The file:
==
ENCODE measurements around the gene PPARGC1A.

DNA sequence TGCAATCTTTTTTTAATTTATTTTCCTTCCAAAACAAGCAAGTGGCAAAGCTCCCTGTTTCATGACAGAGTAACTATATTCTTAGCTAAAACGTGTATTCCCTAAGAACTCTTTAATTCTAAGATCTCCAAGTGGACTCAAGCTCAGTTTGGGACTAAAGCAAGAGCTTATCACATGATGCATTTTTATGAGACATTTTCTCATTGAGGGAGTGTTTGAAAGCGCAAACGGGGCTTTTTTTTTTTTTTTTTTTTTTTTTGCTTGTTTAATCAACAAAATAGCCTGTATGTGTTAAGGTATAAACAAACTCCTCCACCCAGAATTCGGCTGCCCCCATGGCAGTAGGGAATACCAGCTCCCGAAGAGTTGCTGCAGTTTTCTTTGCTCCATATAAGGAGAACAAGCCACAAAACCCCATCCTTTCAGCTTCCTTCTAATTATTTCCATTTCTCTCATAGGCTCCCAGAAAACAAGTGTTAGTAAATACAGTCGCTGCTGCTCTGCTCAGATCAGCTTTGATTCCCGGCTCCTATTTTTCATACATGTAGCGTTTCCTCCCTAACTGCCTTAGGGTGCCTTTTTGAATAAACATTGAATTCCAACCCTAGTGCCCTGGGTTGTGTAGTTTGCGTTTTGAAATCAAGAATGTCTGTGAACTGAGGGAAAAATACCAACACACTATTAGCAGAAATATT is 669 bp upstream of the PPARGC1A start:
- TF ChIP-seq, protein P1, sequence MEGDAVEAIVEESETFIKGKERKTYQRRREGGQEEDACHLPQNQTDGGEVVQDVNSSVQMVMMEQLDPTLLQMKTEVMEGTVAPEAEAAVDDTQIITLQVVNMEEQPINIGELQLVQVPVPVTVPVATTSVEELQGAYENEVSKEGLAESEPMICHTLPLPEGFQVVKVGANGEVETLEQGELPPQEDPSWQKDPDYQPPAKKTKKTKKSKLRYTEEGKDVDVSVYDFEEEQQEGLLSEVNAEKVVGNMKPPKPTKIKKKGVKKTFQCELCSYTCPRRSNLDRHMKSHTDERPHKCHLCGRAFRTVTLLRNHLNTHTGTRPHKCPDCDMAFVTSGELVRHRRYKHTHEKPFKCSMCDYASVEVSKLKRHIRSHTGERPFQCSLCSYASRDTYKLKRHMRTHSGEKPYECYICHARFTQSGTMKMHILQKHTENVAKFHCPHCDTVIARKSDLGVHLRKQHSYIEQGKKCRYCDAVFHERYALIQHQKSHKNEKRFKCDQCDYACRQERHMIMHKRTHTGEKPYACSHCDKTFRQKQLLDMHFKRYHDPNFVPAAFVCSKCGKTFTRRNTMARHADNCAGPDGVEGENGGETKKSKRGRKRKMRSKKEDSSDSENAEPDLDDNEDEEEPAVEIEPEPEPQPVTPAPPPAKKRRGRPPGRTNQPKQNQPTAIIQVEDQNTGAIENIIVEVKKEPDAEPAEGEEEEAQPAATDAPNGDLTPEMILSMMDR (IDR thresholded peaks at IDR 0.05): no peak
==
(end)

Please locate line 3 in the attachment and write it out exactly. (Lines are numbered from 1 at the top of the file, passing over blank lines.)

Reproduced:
- TF ChIP-seq, protein P1, sequence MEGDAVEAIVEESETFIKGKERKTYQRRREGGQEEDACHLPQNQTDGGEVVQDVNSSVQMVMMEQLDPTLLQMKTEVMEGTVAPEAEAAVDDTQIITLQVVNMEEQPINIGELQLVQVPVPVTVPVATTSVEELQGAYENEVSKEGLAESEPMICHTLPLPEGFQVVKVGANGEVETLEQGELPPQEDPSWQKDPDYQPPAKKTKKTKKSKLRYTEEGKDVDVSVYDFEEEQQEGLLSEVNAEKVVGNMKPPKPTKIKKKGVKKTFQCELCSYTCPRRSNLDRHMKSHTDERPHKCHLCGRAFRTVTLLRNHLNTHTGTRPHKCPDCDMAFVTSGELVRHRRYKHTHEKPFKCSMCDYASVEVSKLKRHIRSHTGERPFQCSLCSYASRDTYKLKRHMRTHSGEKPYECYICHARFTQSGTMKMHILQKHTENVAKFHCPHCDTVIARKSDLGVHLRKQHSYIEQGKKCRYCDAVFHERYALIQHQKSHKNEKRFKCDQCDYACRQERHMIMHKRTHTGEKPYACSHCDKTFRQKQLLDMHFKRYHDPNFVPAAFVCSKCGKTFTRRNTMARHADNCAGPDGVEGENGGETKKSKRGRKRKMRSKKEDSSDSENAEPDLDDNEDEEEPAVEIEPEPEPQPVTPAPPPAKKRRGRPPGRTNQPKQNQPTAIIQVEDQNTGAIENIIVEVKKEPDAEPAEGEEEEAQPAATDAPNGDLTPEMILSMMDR (IDR thresholded peaks at IDR 0.05): no peak